Steering is electromechanically assisted, and Merc says the front suspension geometry has been revised to minimise vibration through the wheel. And yes, feedback is minimal, but unfortunately so is road feel with only a general connection between your hands on the wheel and the front tyres on the bitumen.
When you’re steering a large beast like this, often with something substantial hitched to the back, you want to know braking performance is up to the task, and the GLS’s big ventilated discs all around deliver reassuringly strong stopping power, with nice, progressive pedal feel to boot.
The seats are adjustable six ways to Sunday, but beyond that they’re comfortable and supportive, even over long stints behind the wheel.
We stayed on the bitumen, because, let’s face it, that’s where this car will spend 99.9 per cent of its time, with the exceptions of the boat ramp, a ski weekend or pony club.
For those special occasions the optional ‘Off-road engineering package’ adds a low-range transfer case, inter-axle locking, hill descent control, and under body armour for more serious work.
Active safety systems include the usual suspects like ABS, ESC, and traction control (ASR), with the addition of other features under the 'Porsche Stability Management' umbrella, including ABD (torque vectoring by braking), and MSR (prevents slip on the drive wheels produced under engine braking)
There's also AEB (although the Porsche system doesn't bring the car to a complete stop), 'Park Assist' (front and rear) including 'Surround View', 'Lane Keeping Assist', 'Lane Change Assist', and tyre pressure monitoring.
But if all else fails passive features include an active bonnet (activated by pedestrians, cyclists, etc detected by the front camera), driver and front passenger airbag, knee airbags for the driver and front passenger, front side airbags, rear side airbags and full-length curtain bags.
There are three top tether points across the back seat with ISOFIX anchors on the two outer positions. ANCAP hasn't assessed the third generation Cayenne so far, but its Euro NCAP affiliate awarded a left-hand drive, 3.0-litre diesel model a maximum five stars in 2017.
At the time of this launch drive the GLS hadn’t been safety assessed by ANCAP, but you could make a small wager, like every penny you have to your name, that it will score a maximum five stars.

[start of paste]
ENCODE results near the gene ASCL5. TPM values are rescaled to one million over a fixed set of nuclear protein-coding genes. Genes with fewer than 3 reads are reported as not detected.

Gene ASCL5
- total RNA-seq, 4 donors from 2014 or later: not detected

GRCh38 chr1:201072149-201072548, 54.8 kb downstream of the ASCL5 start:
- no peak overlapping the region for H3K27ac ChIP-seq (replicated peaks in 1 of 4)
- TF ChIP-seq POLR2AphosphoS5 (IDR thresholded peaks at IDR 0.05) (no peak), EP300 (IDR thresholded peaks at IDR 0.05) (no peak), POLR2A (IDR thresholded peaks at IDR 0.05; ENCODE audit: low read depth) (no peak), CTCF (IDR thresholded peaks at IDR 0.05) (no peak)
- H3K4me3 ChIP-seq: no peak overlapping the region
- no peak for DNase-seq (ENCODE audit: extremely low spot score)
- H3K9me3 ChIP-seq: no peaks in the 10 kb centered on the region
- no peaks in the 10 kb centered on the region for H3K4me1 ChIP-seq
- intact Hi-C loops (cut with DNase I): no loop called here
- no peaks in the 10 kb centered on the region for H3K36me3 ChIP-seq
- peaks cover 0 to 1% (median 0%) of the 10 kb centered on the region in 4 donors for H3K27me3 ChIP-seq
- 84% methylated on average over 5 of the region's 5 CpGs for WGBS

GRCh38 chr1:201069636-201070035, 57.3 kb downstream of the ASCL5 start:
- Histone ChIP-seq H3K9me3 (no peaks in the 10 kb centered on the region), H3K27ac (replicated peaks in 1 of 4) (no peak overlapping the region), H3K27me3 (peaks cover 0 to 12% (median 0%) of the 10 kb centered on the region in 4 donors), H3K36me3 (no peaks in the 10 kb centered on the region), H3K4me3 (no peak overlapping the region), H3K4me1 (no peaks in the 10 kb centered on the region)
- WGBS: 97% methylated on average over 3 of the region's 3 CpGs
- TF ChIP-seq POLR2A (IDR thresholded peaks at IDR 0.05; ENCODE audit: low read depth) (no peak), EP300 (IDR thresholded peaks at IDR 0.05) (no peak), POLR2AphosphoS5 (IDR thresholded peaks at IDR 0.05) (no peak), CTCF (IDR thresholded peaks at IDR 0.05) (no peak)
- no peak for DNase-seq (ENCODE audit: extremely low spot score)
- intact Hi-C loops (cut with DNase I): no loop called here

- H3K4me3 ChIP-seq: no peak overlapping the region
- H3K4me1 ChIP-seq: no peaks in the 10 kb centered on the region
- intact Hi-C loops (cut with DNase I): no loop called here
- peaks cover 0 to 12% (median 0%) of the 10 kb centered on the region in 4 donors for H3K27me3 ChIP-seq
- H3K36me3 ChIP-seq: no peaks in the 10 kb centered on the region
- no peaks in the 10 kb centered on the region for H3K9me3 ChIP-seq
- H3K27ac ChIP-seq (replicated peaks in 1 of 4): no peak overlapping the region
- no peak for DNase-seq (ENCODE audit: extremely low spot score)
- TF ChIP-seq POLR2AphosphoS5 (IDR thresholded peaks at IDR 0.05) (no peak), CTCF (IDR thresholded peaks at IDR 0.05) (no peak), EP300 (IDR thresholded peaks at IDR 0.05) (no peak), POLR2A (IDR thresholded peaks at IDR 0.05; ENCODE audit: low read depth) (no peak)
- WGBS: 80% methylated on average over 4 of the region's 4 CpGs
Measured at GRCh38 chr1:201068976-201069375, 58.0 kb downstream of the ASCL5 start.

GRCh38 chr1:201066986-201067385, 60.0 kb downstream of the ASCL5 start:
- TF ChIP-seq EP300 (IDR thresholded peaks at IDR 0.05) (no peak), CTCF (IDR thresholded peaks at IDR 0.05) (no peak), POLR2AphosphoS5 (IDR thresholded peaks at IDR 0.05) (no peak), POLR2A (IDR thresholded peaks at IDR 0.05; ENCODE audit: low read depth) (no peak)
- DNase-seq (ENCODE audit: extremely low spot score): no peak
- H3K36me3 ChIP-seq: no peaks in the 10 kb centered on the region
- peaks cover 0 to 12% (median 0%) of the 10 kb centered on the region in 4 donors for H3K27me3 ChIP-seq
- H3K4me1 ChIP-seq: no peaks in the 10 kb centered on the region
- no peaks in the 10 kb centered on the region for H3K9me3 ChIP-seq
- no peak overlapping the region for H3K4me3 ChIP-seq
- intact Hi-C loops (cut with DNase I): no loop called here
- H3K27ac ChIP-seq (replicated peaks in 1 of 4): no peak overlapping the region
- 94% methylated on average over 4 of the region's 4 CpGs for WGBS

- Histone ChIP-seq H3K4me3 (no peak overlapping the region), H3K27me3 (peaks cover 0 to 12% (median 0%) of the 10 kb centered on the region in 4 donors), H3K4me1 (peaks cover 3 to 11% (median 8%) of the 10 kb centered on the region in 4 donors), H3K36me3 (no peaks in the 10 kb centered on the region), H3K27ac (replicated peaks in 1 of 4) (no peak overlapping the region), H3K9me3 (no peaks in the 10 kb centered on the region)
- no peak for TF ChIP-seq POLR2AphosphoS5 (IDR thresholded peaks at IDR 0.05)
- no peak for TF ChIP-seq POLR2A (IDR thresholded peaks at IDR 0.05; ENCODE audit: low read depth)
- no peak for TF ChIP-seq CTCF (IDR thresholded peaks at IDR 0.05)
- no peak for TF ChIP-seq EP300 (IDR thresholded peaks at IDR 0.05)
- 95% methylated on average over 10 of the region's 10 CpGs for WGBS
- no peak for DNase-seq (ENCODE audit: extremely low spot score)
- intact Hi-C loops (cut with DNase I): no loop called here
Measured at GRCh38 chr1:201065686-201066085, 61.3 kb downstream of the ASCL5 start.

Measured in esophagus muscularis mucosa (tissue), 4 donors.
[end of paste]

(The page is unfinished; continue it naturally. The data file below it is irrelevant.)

The expected active features are there, including ABS, ASR, and ESP, with additional tech including ‘Active Blind-Spot Assist’, ‘Active Brake Assist' (Merc-speak for AEB), active lane keeping and lane change assist, ‘Adaptive Brake’, ‘Attention Assist’, ‘Evasive Steering Assist’, ‘Parktronic’ (active parking assist with 360-degre camera), rear cross-traffic alert, traffic sign assist, and a tyre pressure warning system.
Then, if all that isn’t enough to avoid an impact the GLS is equipped with nine airbags (front and pelvis side for driver and front passenger, side for outer rear seat occupants, full-length curtain, and a driver’s knee bag), an active bonnet to minimise pedestrian injuries, and the ‘Pre-Safe Plus’ (flashes rear hazards to warn drivers closing too quickly from behind, tightening the belts at the same time, and locking the brakes if the GLS is stationary with a rear impact imminent).
The Cayenne is covered by Porsche's three year/unlimited km warranty, with paint covered for the same period, and a 12-year (unlimited km) anti-corrosion warranty also included.
Porsche Roadside Assist provides 24/7/365 coverage for the life of the warranty, and after the warranty runs out is renewed for 12 months every time the vehicle is serviced at an authorised Porsche dealer, and the main service interval is 12 months/15,000km.
No capped price servicing is available, with final costs determined at the dealer level (in line with variable labour costs by state/territory). Indicative scheduled costs for the first four years/60,000km line up as: 12 months/15,000km (annual) - $695, 24 months/30,000km (intermediate) - $695, 36 months/45,000km (annual) - $695, and 48 months/60,000km (major) - $1300, for a total of $3385.
The Mercedes-Benz range is covered by a three year/unlimited km warranty, which, like Audi and BMW continues to lag behind the mainstream market where the majority of players are now at five years/unlimited km, with some at seven years.
On the upside, Mercedes-Benz ‘Road Care’ roadside assistance is included in the deal for three years.
Service is scheduled for 12 months/25,000km (whichever comes first) with pricing available on an 'Up-front' or 'Pay-as-you-go' basis.
As a guide, service pricing for the outgoing GLS is set at $2600 per service (up-front) and $3250 (PAYG), a saving of $650 a pop. Fourth and fifth services are also available for pre-purchase ($3550 and $4900).